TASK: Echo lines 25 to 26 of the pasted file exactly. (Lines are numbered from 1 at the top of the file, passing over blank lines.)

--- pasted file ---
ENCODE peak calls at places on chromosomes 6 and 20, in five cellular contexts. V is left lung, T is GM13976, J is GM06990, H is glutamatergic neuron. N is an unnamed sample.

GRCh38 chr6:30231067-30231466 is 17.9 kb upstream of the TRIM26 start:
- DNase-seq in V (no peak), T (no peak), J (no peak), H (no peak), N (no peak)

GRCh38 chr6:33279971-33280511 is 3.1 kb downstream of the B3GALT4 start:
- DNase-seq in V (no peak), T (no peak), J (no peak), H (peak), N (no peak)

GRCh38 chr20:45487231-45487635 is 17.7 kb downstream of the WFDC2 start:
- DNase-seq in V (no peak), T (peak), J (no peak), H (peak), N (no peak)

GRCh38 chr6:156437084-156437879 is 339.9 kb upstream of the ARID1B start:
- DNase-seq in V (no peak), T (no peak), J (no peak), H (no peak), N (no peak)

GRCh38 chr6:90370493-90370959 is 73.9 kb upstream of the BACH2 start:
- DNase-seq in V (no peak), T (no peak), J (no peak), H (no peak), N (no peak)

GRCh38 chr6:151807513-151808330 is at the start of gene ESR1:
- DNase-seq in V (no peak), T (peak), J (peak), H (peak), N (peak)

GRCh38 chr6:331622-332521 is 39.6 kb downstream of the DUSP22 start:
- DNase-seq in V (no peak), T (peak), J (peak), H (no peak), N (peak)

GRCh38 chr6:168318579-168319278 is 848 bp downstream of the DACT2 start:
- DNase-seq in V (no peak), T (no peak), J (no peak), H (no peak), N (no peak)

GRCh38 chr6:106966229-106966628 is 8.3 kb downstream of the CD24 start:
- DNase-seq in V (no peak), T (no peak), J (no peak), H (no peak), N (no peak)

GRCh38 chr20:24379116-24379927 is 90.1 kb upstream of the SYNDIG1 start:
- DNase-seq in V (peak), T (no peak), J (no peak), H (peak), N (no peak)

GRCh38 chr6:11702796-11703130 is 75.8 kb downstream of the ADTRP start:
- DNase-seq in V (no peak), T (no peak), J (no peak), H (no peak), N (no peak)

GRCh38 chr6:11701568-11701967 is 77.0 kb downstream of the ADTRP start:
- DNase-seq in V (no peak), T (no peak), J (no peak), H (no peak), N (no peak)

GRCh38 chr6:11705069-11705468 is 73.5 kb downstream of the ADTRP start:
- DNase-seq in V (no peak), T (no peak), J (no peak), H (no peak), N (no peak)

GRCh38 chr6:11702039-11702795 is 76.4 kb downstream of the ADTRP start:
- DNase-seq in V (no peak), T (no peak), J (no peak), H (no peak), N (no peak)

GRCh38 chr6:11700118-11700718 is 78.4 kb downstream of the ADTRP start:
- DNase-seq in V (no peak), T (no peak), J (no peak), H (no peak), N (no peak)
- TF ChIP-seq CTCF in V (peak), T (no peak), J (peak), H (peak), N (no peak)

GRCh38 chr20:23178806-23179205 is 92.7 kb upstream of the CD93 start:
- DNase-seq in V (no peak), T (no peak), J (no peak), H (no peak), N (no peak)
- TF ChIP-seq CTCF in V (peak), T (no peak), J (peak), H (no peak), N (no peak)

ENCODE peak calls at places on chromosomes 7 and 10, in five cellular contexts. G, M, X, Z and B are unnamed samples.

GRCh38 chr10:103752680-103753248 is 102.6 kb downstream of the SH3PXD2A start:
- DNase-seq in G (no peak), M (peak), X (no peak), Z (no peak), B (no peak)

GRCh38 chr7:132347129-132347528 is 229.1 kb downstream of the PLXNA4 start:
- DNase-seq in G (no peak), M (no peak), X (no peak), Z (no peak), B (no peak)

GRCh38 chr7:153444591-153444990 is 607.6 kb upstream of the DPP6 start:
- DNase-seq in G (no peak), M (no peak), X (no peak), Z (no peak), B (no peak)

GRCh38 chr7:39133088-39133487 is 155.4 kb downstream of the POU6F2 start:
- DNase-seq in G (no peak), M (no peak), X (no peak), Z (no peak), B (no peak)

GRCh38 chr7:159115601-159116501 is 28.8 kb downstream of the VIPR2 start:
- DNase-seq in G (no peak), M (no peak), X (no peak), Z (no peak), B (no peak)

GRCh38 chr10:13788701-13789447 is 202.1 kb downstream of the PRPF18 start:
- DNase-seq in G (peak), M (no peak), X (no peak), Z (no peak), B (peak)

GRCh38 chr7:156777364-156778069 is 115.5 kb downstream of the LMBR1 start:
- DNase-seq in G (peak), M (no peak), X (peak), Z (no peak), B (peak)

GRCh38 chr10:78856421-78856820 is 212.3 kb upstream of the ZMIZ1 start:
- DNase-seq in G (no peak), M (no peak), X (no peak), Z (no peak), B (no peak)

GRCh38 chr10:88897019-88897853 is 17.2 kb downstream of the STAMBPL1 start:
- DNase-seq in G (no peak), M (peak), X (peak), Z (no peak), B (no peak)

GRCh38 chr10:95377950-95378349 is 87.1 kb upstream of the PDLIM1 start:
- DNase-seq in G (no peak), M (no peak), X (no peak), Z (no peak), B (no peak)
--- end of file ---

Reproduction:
- DNase-seq in V (no peak), T (no peak), J (no peak), H (no peak), N (no peak)

GRCh38 chr6:11705069-11705468 is 73.5 kb downstream of the ADTRP start: